Newspaper Page Text
WHY HEARTS DREAE.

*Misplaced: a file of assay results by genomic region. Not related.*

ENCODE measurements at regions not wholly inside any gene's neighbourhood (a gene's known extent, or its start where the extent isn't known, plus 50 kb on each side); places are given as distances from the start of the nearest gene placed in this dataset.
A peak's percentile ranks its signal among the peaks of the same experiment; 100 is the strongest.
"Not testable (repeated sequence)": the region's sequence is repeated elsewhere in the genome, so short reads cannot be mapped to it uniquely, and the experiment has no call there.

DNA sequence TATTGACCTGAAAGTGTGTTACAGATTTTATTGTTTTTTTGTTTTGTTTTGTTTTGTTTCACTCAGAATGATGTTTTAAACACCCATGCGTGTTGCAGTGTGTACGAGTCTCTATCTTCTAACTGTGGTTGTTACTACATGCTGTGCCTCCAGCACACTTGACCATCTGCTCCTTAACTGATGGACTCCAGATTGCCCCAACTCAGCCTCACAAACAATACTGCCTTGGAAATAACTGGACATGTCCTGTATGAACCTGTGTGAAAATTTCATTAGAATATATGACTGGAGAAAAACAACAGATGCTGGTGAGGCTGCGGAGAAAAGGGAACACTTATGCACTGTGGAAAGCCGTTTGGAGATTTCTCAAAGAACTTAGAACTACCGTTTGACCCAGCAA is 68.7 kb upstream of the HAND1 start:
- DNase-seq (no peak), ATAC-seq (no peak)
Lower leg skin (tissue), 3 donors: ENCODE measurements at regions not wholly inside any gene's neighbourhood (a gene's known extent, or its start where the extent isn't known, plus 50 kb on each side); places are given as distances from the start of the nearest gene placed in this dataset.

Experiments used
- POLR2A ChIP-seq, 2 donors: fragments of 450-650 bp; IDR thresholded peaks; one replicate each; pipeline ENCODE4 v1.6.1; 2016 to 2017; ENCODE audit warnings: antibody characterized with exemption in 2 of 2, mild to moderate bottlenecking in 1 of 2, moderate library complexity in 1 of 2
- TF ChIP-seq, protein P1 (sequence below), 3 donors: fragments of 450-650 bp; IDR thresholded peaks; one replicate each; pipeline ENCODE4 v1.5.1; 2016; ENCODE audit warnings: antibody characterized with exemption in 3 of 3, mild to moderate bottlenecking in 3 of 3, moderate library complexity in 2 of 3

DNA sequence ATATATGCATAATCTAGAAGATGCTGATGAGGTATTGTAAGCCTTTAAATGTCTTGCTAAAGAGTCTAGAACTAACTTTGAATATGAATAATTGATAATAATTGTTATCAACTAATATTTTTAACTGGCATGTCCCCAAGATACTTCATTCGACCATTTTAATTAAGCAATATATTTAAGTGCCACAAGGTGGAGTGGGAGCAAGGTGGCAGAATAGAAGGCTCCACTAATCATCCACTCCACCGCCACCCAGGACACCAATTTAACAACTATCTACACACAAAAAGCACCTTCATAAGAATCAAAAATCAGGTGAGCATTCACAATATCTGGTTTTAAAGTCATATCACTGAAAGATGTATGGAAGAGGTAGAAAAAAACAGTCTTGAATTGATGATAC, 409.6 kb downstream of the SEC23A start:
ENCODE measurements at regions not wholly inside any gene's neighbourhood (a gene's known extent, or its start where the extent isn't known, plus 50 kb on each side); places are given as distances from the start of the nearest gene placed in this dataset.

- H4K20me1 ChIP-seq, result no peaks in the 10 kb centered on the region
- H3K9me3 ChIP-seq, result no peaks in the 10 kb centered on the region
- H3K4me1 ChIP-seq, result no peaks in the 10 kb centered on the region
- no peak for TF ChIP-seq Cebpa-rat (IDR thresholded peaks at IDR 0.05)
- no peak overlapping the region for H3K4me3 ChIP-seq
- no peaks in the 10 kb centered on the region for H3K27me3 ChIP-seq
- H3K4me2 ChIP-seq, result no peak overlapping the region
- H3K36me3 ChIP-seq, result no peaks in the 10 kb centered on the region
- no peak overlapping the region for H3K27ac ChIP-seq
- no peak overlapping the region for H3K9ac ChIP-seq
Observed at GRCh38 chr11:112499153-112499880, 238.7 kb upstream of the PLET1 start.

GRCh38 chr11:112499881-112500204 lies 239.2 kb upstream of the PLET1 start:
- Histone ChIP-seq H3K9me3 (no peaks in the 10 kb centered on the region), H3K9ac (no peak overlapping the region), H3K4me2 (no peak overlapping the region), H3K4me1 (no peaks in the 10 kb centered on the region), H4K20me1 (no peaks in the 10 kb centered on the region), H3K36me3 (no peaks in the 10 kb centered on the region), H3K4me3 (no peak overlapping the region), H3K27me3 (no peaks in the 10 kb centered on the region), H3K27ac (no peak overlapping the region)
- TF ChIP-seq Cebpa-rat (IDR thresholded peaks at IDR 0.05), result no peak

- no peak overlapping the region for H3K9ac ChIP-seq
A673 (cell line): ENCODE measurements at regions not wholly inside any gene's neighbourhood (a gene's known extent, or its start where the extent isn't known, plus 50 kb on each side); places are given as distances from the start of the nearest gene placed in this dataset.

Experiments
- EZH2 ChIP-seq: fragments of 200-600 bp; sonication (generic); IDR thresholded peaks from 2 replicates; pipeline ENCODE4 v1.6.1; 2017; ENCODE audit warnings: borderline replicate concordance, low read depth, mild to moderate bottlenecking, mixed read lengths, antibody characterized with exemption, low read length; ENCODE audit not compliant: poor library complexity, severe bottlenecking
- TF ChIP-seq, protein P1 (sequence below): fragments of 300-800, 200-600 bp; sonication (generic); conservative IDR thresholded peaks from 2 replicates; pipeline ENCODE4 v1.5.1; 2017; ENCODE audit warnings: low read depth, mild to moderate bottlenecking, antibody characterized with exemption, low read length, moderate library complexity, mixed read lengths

A Phyiloltn'i Matlei-ot-Kucl Solution of the Vtllnv l-rolilcm. "A healthy man or woman does not die of a broken heart," a well-known physician said. "A healthy heart is only big muscle, and nobody can liavo grief enough to break it. When, therefore, a blooming young widow shows apparently inconceivable grief at the deuth of her husband, and in a short time recovers her equanimity, sho Ought not to be accused of hypocrisy. Neither may it bo concluded that another woman who soon pines and dies has had more affection for her husband than the first The first widow may have even inoro affection than the other, but have been sustain ed by physical health. "It is erroneous to suppose that death by heart disease is always sudden, it is very commonly protracted for years, and exists undetected by most skillful phyiscians only to bo developed by some sudden occurrence. There was an eminent physician of Brooklyn, in active practice, who died within an hour of the time when he was about to lecture. He was so well, that after examination by skillful physicians of a first-class insurance company, he was declared perfectly sound, and a policy for 10,000 insurance on his life readi ed his home before his body was cold- The cause of death was a mystery until the post-mortem examination, by Dr. John G. Johnson, of Brooklyn* Bhowed that a little piece of chalky do posit in the heart hail become loosened and formed an embolism. The man ha<l simply taken some specimens out of his desk, and he died in his chair without any excitement or undue effort. Any little excitement might have done it, and then his death would have been cited as that from broken heart. "So-called deaths from broken hearts may be lrc .1 ntly traced in this way. One exertion as well as another may furnish the requisite culmination. Medical books are tilled with instances of death by heart disease during the performance of pleasurable functions. When a man is nearly dead it is easy to put on him the finishing stroke, but it is inaccurate to give the finishing touch all the blame of his death- When a woman loses her husband, or a girl losee her lover, and by nervous exhaustion, loss of sleep, lack of nour ishment, and grief, weakens the action of her heart, she is said to die of a broken heart, but she has, in fact died of a vefy ordinary disease. "The case of Bill I'oole, living for ten days with a ball in ids heart, is often spoken of as remarkable, but J'r. Flint records a case where a man had a ball in his heart twenty years, and finally died of pneumonia. Both these men hail healthy hearts, and could "not have hail them broken by grief. Vet, In fact, more women than men die of heart disease. Out of sixty-one ol>- aerved cases, thirty-seven were male . Another record showed that in sixty, two eases of ruptureof the heart, them was fatty degeneration existing. In other words, where fat is substituted for muscle, the organ is easily broken- If any of these people had lieen sub jected to sudden grief, they might have furnished illustrations of heart-break" ing. One medical observer records one hundred cases of rupture of the heart where there was no grief to account for it In fact, grief is a very raro cause of heart-breaking. "Disease is the real cause of heart breaking. and the various kinds of dis ease which leads to It are so many that volumes would Ik- neces-ary to describe them. The cause of these diseases arc manifold, and are very much under the control of the individual. There are, of course, hereditary tendencies to heart disease; but aside from traumatic causes, these tendencies may exist for years without fatal result. "It is a curious fact that the least dangerous heart disease often creates the most apprehensions. Frequently patients who have only a functional or curable disorder will not lie persuaded that calamity does not impend, although there may be no real danger On the other hand, organic <Ueaseg may exist unsuspected. There are sympathetic relations Iwtween tho nind and the heart, and disorders of the heart are frequently traceable to mental excitement, either pleasurable or painful. Quick beating of the heart is no certain symptom of danger. It has been demonstrated that the pulse Stay safely range from 100 to 140 per minute for many years.— Alia Calif or nia. Fruit may be ripened by the eleetrl light, but U is said that it is unpalata ble. Stra wiierries grown in this way last year under the direction of Profes sor Siemens were worthless. Horn# melons ripened were of such poor quality that to render them catahb they would need to be strongly flavored with condiments. L I CLIPPINGS FOR TIIE CURIOUS. Twice as many men as women die of pneumonia. There ure 00,000 ministers in our country and 540,000 bartenders. A canvass of the American trades | shows that American apprentices only predoininato in machine shops and printing olllccs. Three factories in the I'nlted States consumo nearly two million eggs a year in making a peculiar kind of paper used by photographers. Tomatoes, not many generations ago, wore known as love apples and considered poisonous. Last fall there were 52,02J,0.V2 cans of tomatoes put up by tho canning establishments of tho United States. Alligators, writes Dr. Henshall to the Forest awl Ntream, muy lie par tially tamed. When he talks to tliein they rise to their feet and keep up a constant hissing and whishing of tails, as if they liked to be talked to. Dr. Romanes mentions a similar fact in regard to them. Samuel Howard,of Mount Sterling, Ky., recently chopped down a big black locust tree, in tho hollow of which grow another tree of a different kind which was ten inches in diame ter and twenty feet in bight. It hud grown in perfect darkness, as there was no opening in the locust. In the Northern Pacific swims a fish which explorers of tho northwest coast call the ortolan of the sea. It is the fattest of all lish, and if a dried specimen is taken, all that has to be done is to light the head of the fish; holding it upright, and it Mazes away liko a sperm candle, giving light with out smoke or smell. The Indians call it tho oolachan. On some statues of the fifteenth century buttons appear enriched with pearls and precious stones, which cor roborates several entries in inventories of regal expenses about that date—as. for example, one in the royal accounts drawn up in 134'J of King Edward HI: "For a gold case of twenty-five buttons, each button consisting of four pearls, with a diamond in the center, bought from Symon de Dampmart." Hospitality In Central Asia Imagine, gentle reader, an isolated tent in sotuo dreary portion of the desert, at whose door I arrive after a tiresome march of several hours in • • —- deep sand and under a scorching sun. without a drop of refreshing water, and without an animating breeze. My salutation, "Ks-salem Aleikurn"—i. e.. "Peace be over thee" —resounds far in the distance, and makes the grazing cattle raise their heads, as if bewilder ed at the unaccustomed voice. At once a young or an elderly woman ap- i pears at the entrance of the ragged and storm-worn tent, the felt piece* of ! which have i>een bleached by rain and snow, while bolts, ropes, and pegs are sadly out of repair. It is a poor tent The male inhabitant is out on some predatory or hunting expedition, while his wife has to tend the flock in close proximity to the dwelling, or is en gaged in spinning or rolling a new piece of felt to l>e laid under the new member of the family whose arrival Is expected soon. On perceiving the pious stranger frotn a distant land she utters a few words of joyous surprise, and soon coines forward with a wooden dish of sour milk, with a piece of cheese, fir with a bundle of sun-dried fish. The visitor partakes of the offer ing with a loud "Rismillah," i. e.. "in the name of God," while his hostess sits opposite shedding tears liecause God has given her the opportunity of feeding a guest. As soon as he has satisfied his hunger she brings before tiini the plain-colored camel-hair, the the material for the new carpet, in order to have bestowed upon it his Messing, as a sure sign of happiness to tier coming child. For a while, the Turcoman woman will remain quite S motionless, her eyes fixed upon the movements of your Hps, every sound of which is most anxiously caught, and it is only after having finished the recital of the Koran, of which she does not understand a single word that she gives vent to her blissful satisfaction, by uttering a sigh from the depth of her heart, or by a tear, of which the poet justly says: "The lip* rosy Iwgulla With dlmpl* or trail*. Hot th* *• ol tffiM-tioe't a tr." I have often witnessed scenes of this nature that were indescribably touch ing, and it may lie easily understood how this comes back to my memory, whenever I have to picture the lights and shadows of life among the primi tive Inhabitants of the desert. No wonder, too, that during my abode among the Turcomans on the Ourgan feelings of admiration were mingled I with the deep aversion and horror that j agitated my heart.— Good Wordt. THE Dill TOKTI'MAH. IntrrrlllMK ! < About it !\olr.il MIIL tnry l*il<ii. W. K. Prentice, an old New York soldier, recalls the following interest ing reminiscences of the old military prison, in it letter to the San Francisco Bulletin: it happened to bo my fortune also to bo sent to the Dry Tortugus soon after Dr. Mudd, though 1 had tho go'id fortune to be relieved from duty somewhat sooner. The place is a queer one, and has seldom been described- The Dry Tortugus (the word, I believe* means turtles) embrace a group of sev eral small coral islands, or keys, lying in the gulf of Mexico, 120 miles west from the southern point of Florida. The largest embraces only a few acres; they are destitute of fresh water, and barren, with the exception of u few small mangrove and cedar trees. They were a part of tho Florida purchase, and a fort was commenced on Garden Key, one of the larger, by the Spaniards. It is now a first-class brick fort, with two tiers of casements, and mounts more than three hundred guns. During the war it was used us a military prison, and many a poor fellow, after a court-martial, heard the words: "Sen tenced to the Dry Tortugus for life,'' These had accumulated till, in the autumn of 18G5, inorc than GOO men of all nationalities and all colors, were gathered tin re, and for all crimes, from some hasty word, most likely true, said to a subaiteran officer, up to robbery and attempted murder. <>ur guard consisted of only about two hundred men, and there was plenty of Work for us to do. The records bad been but imperfectly kept.and the term of sentence of some prisoners had long before expired. These were hunted out and sent home lirst. Then l'o or more of the liett'-r men were recmn mended f.>r pardon, which was freely granted by President Johnson, for he was in a pardoning mood at that time. But the main interest centered around the four conspirators, Mudd, Arnold# sq-anglcr and O'Loughlin. They were supposed to be terrible fellows, ready to < tit all our throats any time on a moment's notice. Dr. Mudd was the central figure. He was a fair-haired man of good sire and rather prejossea sing appearance. His one all-absorb ing thought was that be was the victim of great injustice, and whenever he could gain a listening ear, into it be always poured hi* griefs. He was de tailed a* general nurse in the hxq>itaj and did g<x*| service there, till in an evil day lie attempted t> oscaj>e by se creting himself on board a steamer. Of course he was found, sent hark in disgrace, and afterward kept in solitary confinement Arnold was a young man, not more than twenty-four or t w enty-th e, handsome, highly educated, refine*] and retiring in his manners He said little, never complained, but felt his disgrace most keenly. He was kept as a clerk in the provost marshal's office, and many a descriptive or mus ter-roll in his beautiful handwriting went to Washington. He had the ability, and ought t<*-*iay to be taking good care of himself somewhere. Spongier, the stage * arpenter at Ford's theater, was a jolly German, and, to all appearances, as happy there as mortal man ever is. How well I rememlier his portly form, bustling atiout at his work, the happiest looking man in the fort Lastly was poor O'Loughlin, an Irish, man, I think a shoemaker by trade. He had left a family in Washington, and Could not l>car tip under bis punish ment. He drooped from tho day he reached the place, and dW*l soon after 1 left I have to day a letter from Mudd and one from Arnold, written after I had left the service, asking my aid in procuring some mitigation of their pun ishment. While I did not pity them as I did the more than 150 soldiers sent there for the most trilling breaches of military law, I can still see how they were all, perhaj*. more unfortunate than criminal. The (Most W underfill Thin?. A correspondent asked a Zuni chief who came Last last fall: "What of all you saw in your jour ney impressed you most with the supe riority of the white men over the Indians?" Tho father of the Zuni* turn ed his eyes toward me, and answered slowly: "The ease with which they can get water. The whito man takes the river into the wails of his house. By turn ing a little iron stick lie ran get that which we pray for all our HvcsH' This was to the mind of the Zuni, the inhabitant of the barren, rainless land, the triumph of civilization. I asked him If he wanted to go back to ; the States, and he said: "Yes, I grow strong with anxiety that I may go again."— Chicago Inter-Ocnan. The length of the submarine cable* in the whole world Is estimated at 64*000 miles, And their value to lie t20a.00j.000. PEARLS OF THOUGHT. The brave man carves out bis own fortune. A life spent worthily should be measured by a nobler line—-by deeds, not years. JIo is most to blame who breaks the law—no matter under what provoca tion he act. Nothing can constitute good breed ing that has not good nature for its foundation. Men are sometimes accused of pride Tneroly because their accusers would he proud themselves if they were in their places. By rousing himself, by earnestness, by restraint and control, the wise man may make for himself an island which no flood can overwhelm. Some people are nothing but money, pride and pleasure. These three things engross their thoughts, and take up their whole souL l'ersevcrance can sometimes equal genius in its results. There are only two creatures," says the eastern prov erb, "which can surmount the pyra mids—the eagle and the snaiL" The beginning of hardship is like the first taste of bitter food—lt seems for a moment unbearable; yet, if there is nothing else to satisfy our hunger, we take another bite and find it possi ble to go on. One ought to love society if he wish es to enjoy solitude. It is a social na ture that solitude works upon with the most various power. If one is misan thropic, and betakes himself to loneli ness that he may get away from hate ful things, solitude is silent emptiness to hira. Peace i* bettor than Joy. .Toy is an unea*v gu*-.t, anil is always on tiji-b-*- to depart. It tries and wears us out, and yet keeps us ever fearing that tin next moment it will be gone, Peace is not so. It comes more quietly, it stays more contentedly, and it never exhausts our strength, nor gives us one anxious, forecasting thought. I.EMS FOR THE MONTHS. Tilliinanlr "Innri - Hup* rat I llaua lieTftrnra for Jrtrrla. In more modern times each month has had a gem consecrated to it, and the wearing "fa particular precious stone, an a talisman, by a lady lx>rn in a given month Is supposed to t>e more than usually fortunate. The system of divining applies only to women and theoretically is infallible. She who is Ixirn in January should wear only garnets, which would insure her th friendship anil fidelity of her a*sociat-- and w ill also render her true to them. Those Imrn in February inti*t wear the amethyst, which will make them sin cere with others, and will insure them against poisons and pas-ion* and ear**. Those who-e birthday fall- in March will lie wise, brave and firm by nature, and will Is- assi-ted in these qualitie by wearing a blood-stone. The dia mond Is sacred to April, and will keep her who is born in that month Inno cent till death, while the lady born in May should wear an emerald, which will lie certain to make her a loved and happy wife. Those Imrn in June should wear an agate to bring them health, wealth, peace ot mind and long jife, while the ruby clears away tie doubts, anxieties and pangs of love for th<se born in July. The sardonyx is for those born in August; with it as a finger ring, they are absolutely certain t<> gain husbands and happiness; with out it they are tiound to live alone, ami to die unwept, untmnnred and unsung The sapphire is good to prevent or cure insanity, and is especially beneficial to those born in Septemlicr, while the topaz, an emblem of friendship and love, is dear to those who first saw tin light in November, and the turquoise, the emblem of success, must lie worn by those whose birthday comes In December. Thesuper-t itious reverence with which jewels an- often regarded also apjiears in the habit almost uni vcrsal in the East of naming the more valuable stones. The Kohinoor and the Kohitoor are examples too well known to need more than mention, but there are scores of others. The treas uries of the East from the earliest time have abounded with diamonds,various ly known according to their beauty. There were the .Sea of Fire, the River of Light and the Son of God, the Eye of God and the Star of Gabriel, the Ocean of Love and the Mountain of Beauty, the l)elightnf Women, the Pleasure of the King, the Delight of the Eyes and thePrideof the Treasury* stones were often the Gift of Allah, the Angei of the Mountain, the Boast of the River, tho Soul of the Queen and the Star of the Ocean. Nor were diamonds alone in being named, since ether equally favored In this way, and the superstitious reverence felt for them is quite clearly manifest.—Giob*- Democrat. A CHINESE DINNER. Tlir Plctnra<|u ftmi<|u*t In a *fanrl* rln'ft lluUMhuld. Our party of five English guests, met in (j.'i office, and proceeded in In dian file, ea-h in hia sedan chair threading our way through narrow streets dimly lit with Chinese lan terns, says a writer in tho Pall Mall Gazette deseibing a Chinese dinner. We stopped In a narrow lane on the outskirts of tho town, entered a shab by-looking doorway and mounted a ladder-like staircase. This led into a suite of rooms, where I found myself wishing for Argus' eyes to take in the hundred new aspects. They were not large or gorgeous, like Hidonia's apartr mcnts in Holywell street, but quaint and curiously furnished. A long ta ble of black lacquer, arid square-cut chairs with marble blocks down eith er side, at the end a smoking divan with embroidered silk hangings. This was the ante-rooru. Two doorways led from it into the dining room, and in the space between them was a sort of kaleidoscope pattern of a adored glass, In-low which were rich hang ings, with grotesque dragons in gold thread sprawling over a crimson silk ground. Over the doorway was open arabesque work of ebony, and beyond the dining-room was a veranda with orange trees and creepers. While we were being Introduced, tea was served in Chinese fashion an invert ed saucer is dropped into the cup to keep down the tea leaves (teapots are unknown in China, j ami you sip, or, if you are a novice like myself, you spill, the tluid that finds its way between the two. Then we went to dinner, a party of t wel •> e. (in my right was an old merchant, sagacious and humorous, to judge by his look* and what I could make out of his broken English. On iny left was a young half-caste, edu cated in the government w hool here— fluent, sallow and con cited. Chairs, knives and forks had I provided for the English guests, but we soon discarded the chairs for th<- comforta ble lounges on which our hosts were seated, and also took to chopsticks, with the occasional assistance of a -ji-ion. Those chopsticks were a j-r -fort godsend, and I never should ha\e *ur\iveid without tlior help. But I must explain. The dinner which con sisted of some thirty courses, was all served in teacups. Cup followed cup, each filled with some kind of mince, *oine in broth and some dry, but all satisfying a* raspl>erry vinegar. Now the chopsticks allowed us to ta*te each one in succe*jon, and though we were not skill"-! enough to consume all we might have liked of the few gixxl, we could toy with the many nas ty ones and leave them without giving ofT" n*e. The bird's nest soup with which we began was negative—a sort of stringy arrowroot ; but the shark's lin and fishes maw stewed with ham were as rank a* conger eel. Quail, partridge and lobster are good all the world over, and the bamboo shoots and wood fungus with which they were served were n<> bad substitute for as paragus and mushrooms. But the stewed seaweed and sinews <tf th •leer? Had it not b*-n for the excellent dry champagne, I must have sucruiuti ed. The last course wa* exquisite, and brought back memories of the "Arabian Nights" honey rakes, earth nuts and sb wed lotus seeds in syrup. Dinner over, we lit cigars, and strains of music were heard from the next room. Two young girls, one of them dressed as a lmy, sang alternately, ac companying themselves on a sort of zither, played, however, not with the thumb, but a mallet or rather a min ute halberd. My young Chinaman apologized for what he called our na tional caterwauling: hut. though the notes were thin and shrill, yet instru ment and voire went so well together* and the air was so natively plaintive, that 1 listened with pleasure. There was an opium pipe in the divan, and our host, though not a smoker himself, offered to have a pipe prepared for me. j The serv ant brought s. small pellet of opium, which he held over a tlamo till it Imiled up to a big bubble. It was tlien put all hot into the liowl, and I gave as instructed a succession of short, quick pulls. In a minute it was out, leaving a sweet, sickly taste in my mouth, but producing no effect, pleas, i ant or otherwise, on my nerves. Reg ular smokers swallow the smoke, and no doubt that makes a difference. Taking Ills Father's Advice. An Arkansaw loy, writing from college in reply to hia father's letter, said: "So you think that I am wasting my time in writing little stories for the local papers, and dte Johnson's saying that the man who writes ex cept for money is a fool I shall act upon I)r. Johnson's suggestion and write for money, Send me fifty dot lars."— Arkotuaw Trat*lUr. The Bad Boy (JnlU Work. " Why are you not working at tb livery stable?" the gr<>cery man asked the had hoy. " You haven't been dlt ( charged have you?" And the grooefjf man laid a little lump of eon rent rated lye that looked like mapl- sugar, on ft cake of sugar that had been broken, knowing the bo y vv <uld nibble it. "No, sir ; 1 was not discharged, but when a livery man lends me a kick ing horse to take my girl out riding, that settles It. I asked the ta/ss if I couldn't have a quiet horse that would drive hisself if I wound the lines around the whip, and he let me i have one he said would go all day without driving. You know how It is, wh<-n a fellow takes a girl out rid ing he don't want his mind occupied holding lines. Well, 1 got my girl in, and we went out on the Wbitefish Hay i road, and it was just before dark, and we nde along under the trees, and 1 ] wound the lines around the whip, and i put one arm around my girl, and pat t<-d her under the chin with my other hand, and her mouth looked so good, blue eyes looked up at me and twinkled as much as to dare rne to kiss her, and 1 was all of a tremble, arid th'-n my band wandered around by her ear and I drew her head up to ine and gave her a smack. Say, that was no kind of a horse to give to a young fellow to take a girl out riding. Just as I smacked her I felt as though the buggy had been struck with a pile driver, and w hen I looked at the horse he was running away and kicking the buggy, and the lims were dragging on the ground. I was scared, 1 tell you. I w anted to jump out, but rny girJ threw her arms around my nock and screamed and said we would die together, and just as we were going to die, the buggy struck a fence and the horse broke loose and went off, leaving us in the buggy, tumbled d'.wn by the dash board, but we w< re not hurt. The old horse stopped and went to chewing grass, and he locked up at me as though he wanted to say * phUopeM.' I tried to catch him, but he woUloß't catch, and th< n we waited till dark and walked home, and I told the UvVry man what I thought of such treat ment. and he said if I had attended to my driving and not kissed the girl I would have been all right. He said I ought to have told him I wanted a horse that would not shy at kissing, bdt how did I know I was going to get ftp courage to kiss her? A livery mafc ought to take it for granted that when a young fellow goes out with a girl he is going to kiss her. and give him a horse according. Hut I quit him at once. 1 won't work for a man that hasn't got sense. Gosh ! What kind of maple sugar is that? Jerusalem f Whew, give me some water. Oh, my, it is taking the skin off rny mouth." The grocery man got him some wa ter and seemed sorry that the boy had taken the lump of concentrated lye by mistake, and when the hoy went out the grocery man pounded bis hands on his knws and laughed, and presently he went out in front of the store and found a sign, "Fresh letis, been pi cited inore'n month, tuffcr'n trine."— Peck't •Sun. What to Say. Say "I would rather walk," and not "I had rather walk." Say "I doubt not that I shall," and not "but 1 shall." Say "for you and me," and not "for you and I." Say "whether I lie present or not," and not "present or no." Say "not that I know," and no* .'that 1 know of." Say "return to me," and not "return it hack to me." say "I seldom see him" and not "sel dom or ever see him." Say "fewer friends," and not "leas friends." Say "game is plentiful," and not "is plenty." Say "1 am weak in comparison with . you," and not "to you." Say "it rains very fast." and not "very hard." Say "in its primitive sense," and not "primary sense." -ay "he was noted for his violence,'* and not "he was a man notorious for violence." i "Say I lifted it," and not "1 lifted it 1 up." And last, but not least, say "I take my paper, and pay for it in advance" The American Trotter. In "Science," W. H. Pickering* carrying out a suggestion made by Prof, Brewer, of Yale, constructs the curve of the progreee of the trotting horse In America, and finds that it will cross the tnlle-ln-two-mtnutee Una about the year 190 L He also deduce*, from statistics prepared by the same authority, the conclusion that at the date mentioned there will be not far from 10,000 homes in this country which c*n trot amUa in 2JO or better.